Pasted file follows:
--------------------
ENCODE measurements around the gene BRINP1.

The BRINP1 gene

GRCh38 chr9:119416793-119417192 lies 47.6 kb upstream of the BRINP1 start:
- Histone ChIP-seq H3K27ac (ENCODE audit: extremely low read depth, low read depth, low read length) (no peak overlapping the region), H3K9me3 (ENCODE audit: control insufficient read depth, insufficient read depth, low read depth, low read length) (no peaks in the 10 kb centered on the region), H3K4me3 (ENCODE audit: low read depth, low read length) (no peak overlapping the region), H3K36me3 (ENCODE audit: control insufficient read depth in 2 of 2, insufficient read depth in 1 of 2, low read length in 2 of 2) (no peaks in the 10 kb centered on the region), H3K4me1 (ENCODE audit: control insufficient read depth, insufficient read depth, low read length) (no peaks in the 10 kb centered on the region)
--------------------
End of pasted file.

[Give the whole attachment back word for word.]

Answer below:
ENCODE measurements around the gene BRINP1.

The BRINP1 gene

GRCh38 chr9:119416793-119417192 lies 47.6 kb upstream of the BRINP1 start:
- Histone ChIP-seq H3K27ac (ENCODE audit: extremely low read depth, low read depth, low read length) (no peak overlapping the region), H3K9me3 (ENCODE audit: control insufficient read depth, insufficient read depth, low read depth, low read length) (no peaks in the 10 kb centered on the region), H3K4me3 (ENCODE audit: low read depth, low read length) (no peak overlapping the region), H3K36me3 (ENCODE audit: control insufficient read depth in 2 of 2, insufficient read depth in 1 of 2, low read length in 2 of 2) (no peaks in the 10 kb centered on the region), H3K4me1 (ENCODE audit: control insufficient read depth, insufficient read depth, low read length) (no peaks in the 10 kb centered on the region)